McCormick (A Voice in the Thunder, 2012) delivers on the promise of the first book in his Children and Ghosts sci-fi quintet with this grand sequel.
With the city of Bellerophon destroyed in the previous novel, the Galactic Coalition has been plunged into civil war between government loyalists and those who support Gov. Warren. However, there’s far more at stake than who runs human civilization; a few people, such as criminal Christmas “Crazy-eyes” Parker, know that a godlike computer threatens the human race, and a few others, including Detective Vera Ford, aim to find out about it. But in a galaxy consumed by conflict, most people—including mercenary Regina Bell, former detective Ben Weizmann, industrial mogul Atusa Navarro and other survivors—are just trying to stay alive. Legion, an ancient computer built by a lost race, is setting events in motion to fulfill its own plans, but its creators also built a fail-safe computer called Ziz, which will stop at nothing to defeat Legion’s schemes. Meanwhile, seven children across the galaxy feel drawn to the planet Gadara, although none of them can say why—perhaps the race that built Legion isn’t quite as lost as some people think. McCormick delivers rough-and-ready action, devious political intrigue and emotionally charged back stories in a galaxy full of fantastic speculative elements and ideas. McCormick has an epic tale to tell, and the talent to tell it. Readers who haven’t read the first book, however, shouldn’t start with this installment, which spends very little time recapping past events. However, the author’s intelligent prose and fast-paced plotting make for another book that sci-fi fans shouldn’t miss; it’s satisfying on its own yet still makes readers feel that all they’ve read so far is merely prelude—and that the real conflict is just getting started.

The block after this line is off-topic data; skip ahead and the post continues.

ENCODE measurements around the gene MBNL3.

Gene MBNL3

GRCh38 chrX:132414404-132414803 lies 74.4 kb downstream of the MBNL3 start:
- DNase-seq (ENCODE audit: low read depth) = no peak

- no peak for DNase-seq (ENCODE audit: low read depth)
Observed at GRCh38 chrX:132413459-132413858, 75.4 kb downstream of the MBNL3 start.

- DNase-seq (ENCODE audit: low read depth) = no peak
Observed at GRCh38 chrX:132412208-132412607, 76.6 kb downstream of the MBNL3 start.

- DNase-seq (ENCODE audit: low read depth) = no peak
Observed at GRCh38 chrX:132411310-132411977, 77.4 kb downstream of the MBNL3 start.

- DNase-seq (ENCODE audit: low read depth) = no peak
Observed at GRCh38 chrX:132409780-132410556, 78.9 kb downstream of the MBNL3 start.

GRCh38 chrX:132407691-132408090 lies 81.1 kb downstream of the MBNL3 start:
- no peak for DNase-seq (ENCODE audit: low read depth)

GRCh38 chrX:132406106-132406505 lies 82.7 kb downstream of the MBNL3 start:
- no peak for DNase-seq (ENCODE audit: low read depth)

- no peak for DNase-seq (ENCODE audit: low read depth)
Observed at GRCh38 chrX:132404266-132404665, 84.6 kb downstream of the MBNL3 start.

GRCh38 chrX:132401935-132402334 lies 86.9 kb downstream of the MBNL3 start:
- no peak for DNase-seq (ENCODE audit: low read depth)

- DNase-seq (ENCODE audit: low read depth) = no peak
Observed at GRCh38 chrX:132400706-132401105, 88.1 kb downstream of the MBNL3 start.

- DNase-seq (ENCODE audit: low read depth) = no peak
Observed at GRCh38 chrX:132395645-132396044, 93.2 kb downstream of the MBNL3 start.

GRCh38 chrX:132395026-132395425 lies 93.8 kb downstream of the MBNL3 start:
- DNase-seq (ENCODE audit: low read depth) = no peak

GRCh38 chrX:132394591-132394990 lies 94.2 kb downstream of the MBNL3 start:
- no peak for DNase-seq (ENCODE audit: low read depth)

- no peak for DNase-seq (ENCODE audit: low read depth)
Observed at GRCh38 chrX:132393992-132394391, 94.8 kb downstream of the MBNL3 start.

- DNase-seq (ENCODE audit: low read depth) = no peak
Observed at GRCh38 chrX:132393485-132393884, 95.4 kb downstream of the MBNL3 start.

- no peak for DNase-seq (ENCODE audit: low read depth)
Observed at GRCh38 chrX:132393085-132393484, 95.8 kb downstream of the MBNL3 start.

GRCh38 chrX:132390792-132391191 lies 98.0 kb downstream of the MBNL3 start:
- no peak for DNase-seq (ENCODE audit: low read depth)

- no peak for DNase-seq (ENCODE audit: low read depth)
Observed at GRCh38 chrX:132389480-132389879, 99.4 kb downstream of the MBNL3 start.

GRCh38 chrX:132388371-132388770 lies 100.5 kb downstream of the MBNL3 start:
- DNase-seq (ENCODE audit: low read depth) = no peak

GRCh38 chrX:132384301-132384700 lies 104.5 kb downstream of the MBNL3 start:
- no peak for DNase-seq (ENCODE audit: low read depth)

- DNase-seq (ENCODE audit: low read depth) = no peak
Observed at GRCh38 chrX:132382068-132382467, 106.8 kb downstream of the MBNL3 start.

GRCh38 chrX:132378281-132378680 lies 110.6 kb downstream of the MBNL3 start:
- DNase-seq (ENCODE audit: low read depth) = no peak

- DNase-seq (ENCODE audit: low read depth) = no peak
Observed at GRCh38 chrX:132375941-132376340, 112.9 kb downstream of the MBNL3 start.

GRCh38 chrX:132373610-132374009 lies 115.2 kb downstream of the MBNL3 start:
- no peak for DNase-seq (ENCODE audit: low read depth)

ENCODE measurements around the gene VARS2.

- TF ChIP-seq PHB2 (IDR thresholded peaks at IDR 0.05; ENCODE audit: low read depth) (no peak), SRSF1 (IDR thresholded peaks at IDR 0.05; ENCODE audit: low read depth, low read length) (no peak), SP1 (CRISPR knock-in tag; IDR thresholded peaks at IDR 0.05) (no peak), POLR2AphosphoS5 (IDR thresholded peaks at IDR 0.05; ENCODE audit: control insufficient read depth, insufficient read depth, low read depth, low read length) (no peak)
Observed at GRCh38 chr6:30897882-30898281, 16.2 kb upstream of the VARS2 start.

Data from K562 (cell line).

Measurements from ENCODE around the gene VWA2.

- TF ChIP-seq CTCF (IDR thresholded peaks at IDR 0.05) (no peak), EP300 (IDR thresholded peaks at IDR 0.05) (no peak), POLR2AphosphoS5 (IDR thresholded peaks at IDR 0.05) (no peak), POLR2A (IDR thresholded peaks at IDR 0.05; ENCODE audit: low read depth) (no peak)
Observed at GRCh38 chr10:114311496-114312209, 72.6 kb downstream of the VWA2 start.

A fine sequel in a sci-fi series that’s proving to be a must-read.